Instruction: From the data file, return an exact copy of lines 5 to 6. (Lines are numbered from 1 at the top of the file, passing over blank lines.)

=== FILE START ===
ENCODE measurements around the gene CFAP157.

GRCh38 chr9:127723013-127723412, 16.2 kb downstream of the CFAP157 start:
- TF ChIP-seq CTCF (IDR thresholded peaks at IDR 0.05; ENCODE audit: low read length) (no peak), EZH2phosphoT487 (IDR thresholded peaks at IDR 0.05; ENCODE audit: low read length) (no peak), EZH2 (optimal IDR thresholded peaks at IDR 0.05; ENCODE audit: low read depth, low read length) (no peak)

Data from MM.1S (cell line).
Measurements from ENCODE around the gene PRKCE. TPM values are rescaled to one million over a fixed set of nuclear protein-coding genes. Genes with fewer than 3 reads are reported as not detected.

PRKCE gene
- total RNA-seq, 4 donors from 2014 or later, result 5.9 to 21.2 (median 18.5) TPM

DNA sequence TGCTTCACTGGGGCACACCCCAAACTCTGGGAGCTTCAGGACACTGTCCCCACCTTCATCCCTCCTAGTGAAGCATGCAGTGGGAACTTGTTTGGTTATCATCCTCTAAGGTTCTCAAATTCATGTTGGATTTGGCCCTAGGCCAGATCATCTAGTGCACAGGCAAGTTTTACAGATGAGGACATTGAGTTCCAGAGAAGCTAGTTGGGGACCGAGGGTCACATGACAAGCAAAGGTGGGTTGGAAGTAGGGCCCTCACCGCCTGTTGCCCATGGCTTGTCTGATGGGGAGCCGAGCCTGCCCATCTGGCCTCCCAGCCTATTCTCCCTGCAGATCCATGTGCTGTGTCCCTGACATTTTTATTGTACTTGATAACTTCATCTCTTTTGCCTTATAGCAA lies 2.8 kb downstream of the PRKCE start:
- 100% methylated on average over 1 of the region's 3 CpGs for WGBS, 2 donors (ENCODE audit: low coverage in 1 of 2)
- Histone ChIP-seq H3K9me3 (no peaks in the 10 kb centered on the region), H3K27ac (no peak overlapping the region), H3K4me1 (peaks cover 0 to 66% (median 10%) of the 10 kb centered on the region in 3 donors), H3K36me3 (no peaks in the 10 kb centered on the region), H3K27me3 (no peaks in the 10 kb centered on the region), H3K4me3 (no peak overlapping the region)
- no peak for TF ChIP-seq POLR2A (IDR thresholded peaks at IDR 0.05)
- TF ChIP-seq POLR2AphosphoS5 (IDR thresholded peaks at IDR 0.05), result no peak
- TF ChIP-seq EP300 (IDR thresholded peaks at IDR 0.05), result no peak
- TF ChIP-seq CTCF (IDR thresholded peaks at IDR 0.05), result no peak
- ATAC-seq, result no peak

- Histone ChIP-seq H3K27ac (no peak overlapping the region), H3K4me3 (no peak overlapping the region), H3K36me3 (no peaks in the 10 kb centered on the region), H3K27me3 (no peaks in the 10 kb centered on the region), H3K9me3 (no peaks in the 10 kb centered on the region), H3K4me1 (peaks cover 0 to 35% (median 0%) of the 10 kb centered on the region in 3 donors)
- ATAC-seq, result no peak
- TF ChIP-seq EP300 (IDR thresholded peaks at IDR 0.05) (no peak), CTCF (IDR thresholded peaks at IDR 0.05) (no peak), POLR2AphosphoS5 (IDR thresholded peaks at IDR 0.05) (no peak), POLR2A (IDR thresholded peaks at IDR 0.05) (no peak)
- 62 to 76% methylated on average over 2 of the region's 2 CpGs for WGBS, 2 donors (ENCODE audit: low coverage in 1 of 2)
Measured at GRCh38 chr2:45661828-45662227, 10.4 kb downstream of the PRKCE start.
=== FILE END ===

Measurements from ENCODE around the gene PRKCE. TPM values are rescaled to one million over a fixed set of nuclear protein-coding genes. Genes with fewer than 3 reads are reported as not detected.

PRKCE gene